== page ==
Penn State's O’Brien eyes a more aggressive secondary
October 29, 2013 8:16 PM
Jamie Sabau/Getty Images
Head Coach Bill O'Brien of the Penn State Nittany Lions discusses a call with officials in the third quarter against the Ohio State Buckeyes at Ohio Stadium on Saturday. Ohio State defeated Penn State 63-14.
By Mark Dent/Pittsburgh Post-Gazette
UNIVERSITY PARK, Pa. — For the most part, Penn State coach Bill O’Brien held true to his promise.
Saturday night, after hesitating to say much of anything about the debacle at Ohio State, he said there would be a full explanation come Tuesday, and there was, with O’Brien illuminating some of the team’s flaws and hammering back at some of its critics.
“Obviously, Saturday night was not the defense’s best night,” O’Brien said of the 63-14 defeat. “You know, let’s call it like it is.”
What O’Brien saw was a failure based on a combination of coaching and playing. He blamed himself and the coaching staff for not having players in the right positions at times, but, that overall — aside from Saturday — he had seen some improvement in certain individuals on defense. He identified the secondary as a place where they could improve more.
“We’re a little soft in coverage,” O’Brien said. “We need to be more aggressive in coverage, like don’t be afraid to go make a mistake. Go take a shot.”
In three Big Ten games, Penn State has given up 44, 40 and 63 points. It has allowed an average of 520.3 yards per game. Despite these numbers and the fact that communication issues have been common, O’Brien said he has faith in defensive coordinator John Butler.
“He’s doing a hell of a job,” he said. “I don’t care what the scoreboard says or what the yardage says. This guy is our defensive coordinator. He’s my defensive coordinator. I’m proud to coach with him. … If anybody should take heat, it’s Bill O’Brien, not John Butler. I don’t know where that’s coming from, but, hopefully, that will get squelched. That’s a bunch of crap that he’s taking heat.”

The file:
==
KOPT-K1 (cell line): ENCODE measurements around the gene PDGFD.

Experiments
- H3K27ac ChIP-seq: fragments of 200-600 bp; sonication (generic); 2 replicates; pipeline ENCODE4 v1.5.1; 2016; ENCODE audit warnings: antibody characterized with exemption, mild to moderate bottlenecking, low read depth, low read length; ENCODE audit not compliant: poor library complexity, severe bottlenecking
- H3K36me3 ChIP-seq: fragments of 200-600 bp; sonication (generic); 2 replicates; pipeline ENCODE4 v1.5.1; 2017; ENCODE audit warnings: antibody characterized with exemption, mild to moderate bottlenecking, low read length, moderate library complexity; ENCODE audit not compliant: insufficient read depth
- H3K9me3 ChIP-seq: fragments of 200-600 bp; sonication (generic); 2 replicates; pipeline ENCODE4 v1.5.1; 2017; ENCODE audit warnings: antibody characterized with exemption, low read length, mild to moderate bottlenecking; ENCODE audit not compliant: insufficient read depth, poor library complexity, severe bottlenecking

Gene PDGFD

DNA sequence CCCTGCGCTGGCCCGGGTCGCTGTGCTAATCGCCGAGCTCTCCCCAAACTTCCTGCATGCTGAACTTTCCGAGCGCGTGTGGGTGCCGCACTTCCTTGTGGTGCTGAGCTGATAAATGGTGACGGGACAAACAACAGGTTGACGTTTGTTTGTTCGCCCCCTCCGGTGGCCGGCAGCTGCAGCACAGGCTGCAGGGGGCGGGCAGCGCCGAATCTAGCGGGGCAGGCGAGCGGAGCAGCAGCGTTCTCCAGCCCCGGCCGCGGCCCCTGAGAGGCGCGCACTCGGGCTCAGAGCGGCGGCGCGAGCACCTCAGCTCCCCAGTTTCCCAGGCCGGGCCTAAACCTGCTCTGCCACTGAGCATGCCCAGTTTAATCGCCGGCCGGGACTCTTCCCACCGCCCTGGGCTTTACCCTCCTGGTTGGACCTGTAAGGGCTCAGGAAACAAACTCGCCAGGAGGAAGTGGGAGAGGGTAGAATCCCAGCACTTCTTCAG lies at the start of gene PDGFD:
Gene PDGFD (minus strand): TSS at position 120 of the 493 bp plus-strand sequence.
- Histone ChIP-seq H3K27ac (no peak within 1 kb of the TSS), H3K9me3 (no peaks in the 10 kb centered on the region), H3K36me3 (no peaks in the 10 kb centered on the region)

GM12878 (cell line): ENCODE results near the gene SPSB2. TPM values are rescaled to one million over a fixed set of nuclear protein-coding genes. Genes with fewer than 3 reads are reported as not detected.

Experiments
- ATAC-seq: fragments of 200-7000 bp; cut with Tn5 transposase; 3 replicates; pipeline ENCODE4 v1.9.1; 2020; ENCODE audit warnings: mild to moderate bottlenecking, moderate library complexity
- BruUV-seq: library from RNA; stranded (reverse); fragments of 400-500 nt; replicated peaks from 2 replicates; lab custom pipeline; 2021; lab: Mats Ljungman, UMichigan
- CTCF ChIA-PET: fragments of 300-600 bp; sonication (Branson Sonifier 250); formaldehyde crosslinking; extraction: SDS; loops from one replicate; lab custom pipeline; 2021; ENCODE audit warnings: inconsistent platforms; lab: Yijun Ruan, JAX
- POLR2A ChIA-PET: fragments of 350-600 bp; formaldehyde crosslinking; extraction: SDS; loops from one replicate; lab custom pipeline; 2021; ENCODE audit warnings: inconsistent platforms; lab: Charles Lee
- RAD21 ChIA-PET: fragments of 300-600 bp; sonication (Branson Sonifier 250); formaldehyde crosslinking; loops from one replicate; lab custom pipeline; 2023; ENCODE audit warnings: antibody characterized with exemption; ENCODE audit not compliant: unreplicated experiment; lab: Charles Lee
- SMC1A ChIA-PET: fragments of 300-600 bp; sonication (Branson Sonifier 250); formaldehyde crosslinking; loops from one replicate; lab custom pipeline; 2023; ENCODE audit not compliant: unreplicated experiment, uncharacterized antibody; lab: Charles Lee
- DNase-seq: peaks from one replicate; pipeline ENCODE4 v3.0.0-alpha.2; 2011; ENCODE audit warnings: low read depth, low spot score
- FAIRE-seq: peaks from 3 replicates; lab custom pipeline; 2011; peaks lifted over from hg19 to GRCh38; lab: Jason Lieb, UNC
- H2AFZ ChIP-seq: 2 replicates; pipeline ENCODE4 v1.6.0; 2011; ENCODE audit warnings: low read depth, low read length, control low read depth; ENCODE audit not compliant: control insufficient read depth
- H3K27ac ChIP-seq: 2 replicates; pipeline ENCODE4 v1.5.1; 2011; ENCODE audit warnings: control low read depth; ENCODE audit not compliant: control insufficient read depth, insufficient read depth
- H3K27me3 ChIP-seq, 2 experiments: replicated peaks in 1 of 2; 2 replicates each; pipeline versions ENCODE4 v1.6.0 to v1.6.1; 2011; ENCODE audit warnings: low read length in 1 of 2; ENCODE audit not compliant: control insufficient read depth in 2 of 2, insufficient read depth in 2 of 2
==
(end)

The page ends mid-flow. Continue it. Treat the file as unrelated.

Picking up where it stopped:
Safety and punt-returner Jesse Della Valle said everyone on the team respected Butler and his passion for coaching.
Competition in offensive line
One of the more prominent images from the Ohio State game was offensive tackle Donovan Smith getting beat several times by Ohio State defensive end Noah Spence, who finished with three tackles for losses and a forced fumble. On the depth chart this week, Smith is listed as a possible starter with Garry Gilliam after starting every game this season.
“You have Adam Gress, Garry Gilliam, and Donovan that have had their bright spots and had their not so bright spots,” O’Brien said. “So, we’ve made that a very competitive situation this week, and that’s why you see the others there.”
Any prolonged injury to quarterback Christian Hackenberg could be lethal to Penn State’s chances for success the rest of this season.
The good news is that his shoulder should not be a lingering concern.
O’Brien said Hackenberg practiced at full-speed Monday and didn’t require extra pads or protection.
Hackenberg was hurt when an Ohio State player tackled him after a whistle blew for an offside call.
O’Brien said he hadn’t brought up the lack of a roughing penalty call to the Big Ten.
“I don’t cry about spilt milk,” he said.
Whether I agree with it or not, it doesn’t matter. I play by the rules. We all play by the rules.”
O’Brien said he didn’t consider the hit to have been dirty.
Mark Dent: firstname.lastname@example.org, 412-439-3791 and Twitter @mdent05.
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